About the concept of home and why it shouldn’t necessarily be “where your heart is”.
Growing up, I moved quite a bit and quite some distance – which led me to question the concept of home in a young age and brought me to different answers during my different stages of life.
Home, or so I initially understood, meant the place where I actually lived with my family in this very moment. But somehow my classmates always regarded me as “foreign”, just because I might pronounced words slightly different as they did and maybe because my favorite soccer team did not match the mainstream of my class. Our house, our street we lived on, my school – none of this gave me a real feeling of home. So I reconsidered.
Maybe home was more than just my bed and my roof on top?!
My sister jokingly claimed that our heart was coined by the town we were born in and our souls by the city we grew up in. This did satisfy me for quite some time, until I started to meet amazing people and started to connect home with the feelings I felt with those people. The saying “home is where your heart is” became a new meaning: Home suddenly meant to be surrounded by people I loved and gave you that warm feeling inside. I found home in my family, my friends and relationships. But just as humans are flawed, so are those relations you create with them. Home came crushing down as people left my life and I left theirs. I felt once more lost on my search of feeling and being home – until I moved to London last summer.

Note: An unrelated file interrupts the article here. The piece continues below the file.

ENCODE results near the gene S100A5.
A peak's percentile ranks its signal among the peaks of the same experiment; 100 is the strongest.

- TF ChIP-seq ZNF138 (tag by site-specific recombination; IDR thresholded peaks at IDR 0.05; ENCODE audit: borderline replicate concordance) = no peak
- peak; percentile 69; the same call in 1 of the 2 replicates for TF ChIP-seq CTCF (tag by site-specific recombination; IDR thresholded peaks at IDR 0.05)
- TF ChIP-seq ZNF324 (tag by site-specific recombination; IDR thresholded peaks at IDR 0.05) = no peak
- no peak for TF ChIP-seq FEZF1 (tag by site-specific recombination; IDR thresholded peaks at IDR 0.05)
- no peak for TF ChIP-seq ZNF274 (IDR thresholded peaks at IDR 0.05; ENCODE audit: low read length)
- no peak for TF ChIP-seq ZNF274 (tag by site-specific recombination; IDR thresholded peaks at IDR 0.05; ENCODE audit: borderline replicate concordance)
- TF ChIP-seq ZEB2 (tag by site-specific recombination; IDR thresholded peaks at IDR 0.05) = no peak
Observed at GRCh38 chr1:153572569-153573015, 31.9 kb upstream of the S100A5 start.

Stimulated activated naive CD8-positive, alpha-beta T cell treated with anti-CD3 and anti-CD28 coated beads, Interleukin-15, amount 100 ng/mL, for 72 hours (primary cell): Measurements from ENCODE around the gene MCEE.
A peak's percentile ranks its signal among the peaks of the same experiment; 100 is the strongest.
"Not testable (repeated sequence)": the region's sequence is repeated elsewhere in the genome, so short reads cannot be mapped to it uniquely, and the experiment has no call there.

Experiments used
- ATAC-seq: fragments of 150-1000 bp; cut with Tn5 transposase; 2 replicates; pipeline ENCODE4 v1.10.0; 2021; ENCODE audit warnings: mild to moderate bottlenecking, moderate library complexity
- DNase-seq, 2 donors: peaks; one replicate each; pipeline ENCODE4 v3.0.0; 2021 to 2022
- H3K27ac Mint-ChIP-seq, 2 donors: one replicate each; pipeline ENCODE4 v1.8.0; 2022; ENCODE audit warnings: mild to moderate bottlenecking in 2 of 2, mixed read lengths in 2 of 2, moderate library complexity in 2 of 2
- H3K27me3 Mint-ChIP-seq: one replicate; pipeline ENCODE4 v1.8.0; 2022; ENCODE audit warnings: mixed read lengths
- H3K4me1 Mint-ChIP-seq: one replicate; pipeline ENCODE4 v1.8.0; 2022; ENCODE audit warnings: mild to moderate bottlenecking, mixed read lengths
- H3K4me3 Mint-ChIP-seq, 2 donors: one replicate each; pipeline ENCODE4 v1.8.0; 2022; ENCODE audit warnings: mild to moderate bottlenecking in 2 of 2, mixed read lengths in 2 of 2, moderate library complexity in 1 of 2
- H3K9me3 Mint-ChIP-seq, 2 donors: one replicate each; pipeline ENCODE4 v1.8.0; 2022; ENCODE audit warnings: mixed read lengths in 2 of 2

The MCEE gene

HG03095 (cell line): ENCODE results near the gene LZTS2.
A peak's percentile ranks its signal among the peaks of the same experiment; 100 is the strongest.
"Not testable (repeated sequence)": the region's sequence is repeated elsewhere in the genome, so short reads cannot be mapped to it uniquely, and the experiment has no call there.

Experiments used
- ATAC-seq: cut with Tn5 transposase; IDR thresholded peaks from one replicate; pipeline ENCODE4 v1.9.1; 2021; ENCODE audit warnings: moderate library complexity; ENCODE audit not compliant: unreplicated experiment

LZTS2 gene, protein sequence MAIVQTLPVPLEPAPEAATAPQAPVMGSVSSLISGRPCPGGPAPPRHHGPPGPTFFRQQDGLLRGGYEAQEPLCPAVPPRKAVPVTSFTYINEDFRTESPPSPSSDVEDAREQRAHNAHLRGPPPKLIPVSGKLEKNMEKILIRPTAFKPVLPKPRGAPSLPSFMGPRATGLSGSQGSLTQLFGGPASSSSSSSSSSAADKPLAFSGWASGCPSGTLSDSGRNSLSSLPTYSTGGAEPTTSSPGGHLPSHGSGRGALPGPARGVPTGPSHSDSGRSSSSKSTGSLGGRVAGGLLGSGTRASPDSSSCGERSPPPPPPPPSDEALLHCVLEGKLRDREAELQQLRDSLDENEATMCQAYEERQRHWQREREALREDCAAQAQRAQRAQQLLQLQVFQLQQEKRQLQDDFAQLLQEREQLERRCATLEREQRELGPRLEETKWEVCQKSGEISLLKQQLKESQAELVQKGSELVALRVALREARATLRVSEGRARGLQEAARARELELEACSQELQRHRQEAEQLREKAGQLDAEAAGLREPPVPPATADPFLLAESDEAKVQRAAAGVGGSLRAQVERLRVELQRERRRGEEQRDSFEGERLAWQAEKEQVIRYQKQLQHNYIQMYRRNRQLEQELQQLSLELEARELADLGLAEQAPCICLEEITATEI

I realized home did not mean my little dorm room and the shared bathrooms and kitchens. It did not mean my new university with campuses all over the city and students from all over the world. It did also not mean my new nor my old friends or my family’s house back in Germany.
Home was not somewhere or in someone else to be found, but home is inside me. This does sound either very simple or just plain mad, but as long as I have myself, I am home.
Let me clarify what I mean: I can only influence my surrounding to a certain extend. Putting my trust in one place or one person to be my safe place, my home, puts them up to a responsibility they cannot always fulfill. And that is totally fine. But in order to spare me another heartbreak or upsetting experience, I should put that trust into the one thing that I can fully influence: Myself. This does not mean that I am perfect, but as long as I practice selflove and selfcare I can grant myself the same warm and safe feeling anything else would. I can find habits on my own that make me feel great inside and that I can practice all over the world no matter if I like my house, my neighborhood or the people that surround me. And in moments that I disappoint myself, I can work on myself and try to improve and better myself – surely, in a respectful way, because putting yourself down does not bring you anywhere (as mentioned before: Selflove is the key!).
And with this in mind; no matter where I go or move next, I’ll be home.